The casualty of the summer’s rancor will be that more and more Americans will turn away from politics. And moderate Republicans, many of whom have it in their nature to work in a bipartisan manner, will feel compelled not to for fear of being crucified by the superfans in their own party. Chuck Grassley, a wily Senate veteran who has been at the heart of efforts to forge a compromise, admitted recently that the protests at town hall meetings had made him more recalcitrant.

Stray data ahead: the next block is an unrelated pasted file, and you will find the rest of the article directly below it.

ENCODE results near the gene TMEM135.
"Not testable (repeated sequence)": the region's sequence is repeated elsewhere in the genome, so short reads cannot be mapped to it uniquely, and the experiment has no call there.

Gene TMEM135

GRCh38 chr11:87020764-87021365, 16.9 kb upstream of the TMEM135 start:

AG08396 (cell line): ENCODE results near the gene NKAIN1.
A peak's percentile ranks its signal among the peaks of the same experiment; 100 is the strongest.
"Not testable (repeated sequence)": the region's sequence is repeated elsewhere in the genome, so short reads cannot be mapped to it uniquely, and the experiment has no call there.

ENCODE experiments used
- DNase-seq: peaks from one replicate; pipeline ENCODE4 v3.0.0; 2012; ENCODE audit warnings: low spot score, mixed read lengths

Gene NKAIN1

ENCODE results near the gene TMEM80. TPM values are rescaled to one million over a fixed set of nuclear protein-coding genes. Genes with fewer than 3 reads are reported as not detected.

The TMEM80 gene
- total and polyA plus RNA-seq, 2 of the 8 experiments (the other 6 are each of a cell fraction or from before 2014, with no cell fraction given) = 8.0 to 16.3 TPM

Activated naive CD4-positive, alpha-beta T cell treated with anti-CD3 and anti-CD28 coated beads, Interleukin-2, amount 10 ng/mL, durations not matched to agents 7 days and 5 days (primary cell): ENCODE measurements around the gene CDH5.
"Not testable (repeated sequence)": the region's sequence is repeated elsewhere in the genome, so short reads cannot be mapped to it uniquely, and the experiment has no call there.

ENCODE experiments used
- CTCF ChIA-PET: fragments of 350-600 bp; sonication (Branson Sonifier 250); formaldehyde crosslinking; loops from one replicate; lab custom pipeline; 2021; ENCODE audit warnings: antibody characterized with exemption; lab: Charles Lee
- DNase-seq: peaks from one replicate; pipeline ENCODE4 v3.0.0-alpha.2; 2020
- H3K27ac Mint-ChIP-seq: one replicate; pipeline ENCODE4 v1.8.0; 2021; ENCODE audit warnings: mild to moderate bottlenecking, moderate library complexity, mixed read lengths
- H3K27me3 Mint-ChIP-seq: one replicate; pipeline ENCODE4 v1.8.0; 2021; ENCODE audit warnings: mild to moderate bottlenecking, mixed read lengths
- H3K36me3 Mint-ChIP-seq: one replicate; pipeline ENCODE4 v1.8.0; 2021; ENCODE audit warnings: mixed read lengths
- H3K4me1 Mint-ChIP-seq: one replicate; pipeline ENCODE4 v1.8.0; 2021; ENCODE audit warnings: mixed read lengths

The superfans on both sides have every right to mobilize. And no one should have expected that the debate would be polite: American democracy is not an Oxford debating society. But the focus on conflict and hyperbole, in the context of an electorate already disgusted by politics as usual, will only serve to confuse and befuddle many of the rest of the nation’s voters, few of whom have the time, or the inclination, to read the legislation itself…

But the fundamental divide between what is really happening among the nation’s voters and the fiction represented by the town hall vitriol, eagerly consumed by the ranks of superfans, is a broader concern. Someday soon, the nation may be at a consensus on an important issue, and a political system obsessed by conflict may find itself too divided to deliver.